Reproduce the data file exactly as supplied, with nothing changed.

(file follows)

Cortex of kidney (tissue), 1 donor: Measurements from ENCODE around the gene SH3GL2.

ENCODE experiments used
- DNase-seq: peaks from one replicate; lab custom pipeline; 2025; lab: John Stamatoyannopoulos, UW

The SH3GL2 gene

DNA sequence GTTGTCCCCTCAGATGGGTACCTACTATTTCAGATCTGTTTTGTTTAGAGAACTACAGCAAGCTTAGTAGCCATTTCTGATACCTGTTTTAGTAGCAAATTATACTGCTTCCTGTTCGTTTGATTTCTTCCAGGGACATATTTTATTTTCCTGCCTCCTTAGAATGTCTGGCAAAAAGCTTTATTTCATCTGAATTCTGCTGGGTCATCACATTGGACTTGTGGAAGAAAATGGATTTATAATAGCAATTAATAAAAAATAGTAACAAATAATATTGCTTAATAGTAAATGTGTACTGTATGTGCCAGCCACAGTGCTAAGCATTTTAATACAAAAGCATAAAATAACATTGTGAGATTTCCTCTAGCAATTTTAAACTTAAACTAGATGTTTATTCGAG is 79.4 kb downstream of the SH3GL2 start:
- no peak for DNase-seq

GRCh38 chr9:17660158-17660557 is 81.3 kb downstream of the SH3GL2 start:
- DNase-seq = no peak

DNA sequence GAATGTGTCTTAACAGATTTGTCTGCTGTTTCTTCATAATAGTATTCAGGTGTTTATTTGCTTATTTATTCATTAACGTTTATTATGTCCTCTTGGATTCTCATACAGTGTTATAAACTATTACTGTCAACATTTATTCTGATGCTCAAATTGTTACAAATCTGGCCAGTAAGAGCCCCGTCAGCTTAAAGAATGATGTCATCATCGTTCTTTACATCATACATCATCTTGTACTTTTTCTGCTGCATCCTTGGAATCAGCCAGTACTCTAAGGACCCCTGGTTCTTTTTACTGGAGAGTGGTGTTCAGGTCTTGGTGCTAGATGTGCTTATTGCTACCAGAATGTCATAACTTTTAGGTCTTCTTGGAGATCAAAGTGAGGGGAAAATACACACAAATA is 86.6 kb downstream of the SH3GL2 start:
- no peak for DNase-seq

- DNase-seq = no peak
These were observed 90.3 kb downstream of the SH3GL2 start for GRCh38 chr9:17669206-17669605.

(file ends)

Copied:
Cortex of kidney (tissue), 1 donor: Measurements from ENCODE around the gene SH3GL2.

ENCODE experiments used
- DNase-seq: peaks from one replicate; lab custom pipeline; 2025; lab: John Stamatoyannopoulos, UW

The SH3GL2 gene

DNA sequence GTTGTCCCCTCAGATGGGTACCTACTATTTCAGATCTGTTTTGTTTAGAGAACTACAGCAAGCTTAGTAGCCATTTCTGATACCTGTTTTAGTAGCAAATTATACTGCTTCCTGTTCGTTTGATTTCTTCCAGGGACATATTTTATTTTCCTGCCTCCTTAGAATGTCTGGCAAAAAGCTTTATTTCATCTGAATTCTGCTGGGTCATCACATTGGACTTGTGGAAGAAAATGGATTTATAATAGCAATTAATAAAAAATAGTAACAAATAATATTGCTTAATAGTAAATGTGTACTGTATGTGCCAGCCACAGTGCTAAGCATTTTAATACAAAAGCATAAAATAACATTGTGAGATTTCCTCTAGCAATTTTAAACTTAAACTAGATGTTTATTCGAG is 79.4 kb downstream of the SH3GL2 start:
- no peak for DNase-seq

GRCh38 chr9:17660158-17660557 is 81.3 kb downstream of the SH3GL2 start:
- DNase-seq = no peak

DNA sequence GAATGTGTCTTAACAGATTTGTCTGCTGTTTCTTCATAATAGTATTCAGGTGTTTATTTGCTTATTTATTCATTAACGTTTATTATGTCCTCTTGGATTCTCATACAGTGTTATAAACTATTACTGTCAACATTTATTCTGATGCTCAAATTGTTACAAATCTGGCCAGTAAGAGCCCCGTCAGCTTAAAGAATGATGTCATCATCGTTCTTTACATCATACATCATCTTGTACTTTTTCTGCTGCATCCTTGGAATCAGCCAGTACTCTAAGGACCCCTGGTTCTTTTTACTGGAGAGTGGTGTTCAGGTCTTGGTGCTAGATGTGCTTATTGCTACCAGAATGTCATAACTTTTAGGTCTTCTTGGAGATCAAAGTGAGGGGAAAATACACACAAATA is 86.6 kb downstream of the SH3GL2 start:
- no peak for DNase-seq

- DNase-seq = no peak
These were observed 90.3 kb downstream of the SH3GL2 start for GRCh38 chr9:17669206-17669605.